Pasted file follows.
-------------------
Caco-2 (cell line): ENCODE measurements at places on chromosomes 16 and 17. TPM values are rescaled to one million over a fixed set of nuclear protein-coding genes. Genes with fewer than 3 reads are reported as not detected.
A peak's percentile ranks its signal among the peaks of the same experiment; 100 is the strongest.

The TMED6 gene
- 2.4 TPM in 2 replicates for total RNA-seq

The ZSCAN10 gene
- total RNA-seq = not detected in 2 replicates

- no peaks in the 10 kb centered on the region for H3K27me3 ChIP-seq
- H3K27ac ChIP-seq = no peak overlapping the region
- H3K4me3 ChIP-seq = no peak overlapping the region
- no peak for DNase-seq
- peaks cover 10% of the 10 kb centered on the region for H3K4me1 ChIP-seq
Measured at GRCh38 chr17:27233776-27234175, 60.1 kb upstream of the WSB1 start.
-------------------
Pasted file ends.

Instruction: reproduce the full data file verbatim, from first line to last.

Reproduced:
Caco-2 (cell line): ENCODE measurements at places on chromosomes 16 and 17. TPM values are rescaled to one million over a fixed set of nuclear protein-coding genes. Genes with fewer than 3 reads are reported as not detected.
A peak's percentile ranks its signal among the peaks of the same experiment; 100 is the strongest.

The TMED6 gene
- 2.4 TPM in 2 replicates for total RNA-seq

The ZSCAN10 gene
- total RNA-seq = not detected in 2 replicates

- no peaks in the 10 kb centered on the region for H3K27me3 ChIP-seq
- H3K27ac ChIP-seq = no peak overlapping the region
- H3K4me3 ChIP-seq = no peak overlapping the region
- no peak for DNase-seq
- peaks cover 10% of the 10 kb centered on the region for H3K4me1 ChIP-seq
Measured at GRCh38 chr17:27233776-27234175, 60.1 kb upstream of the WSB1 start.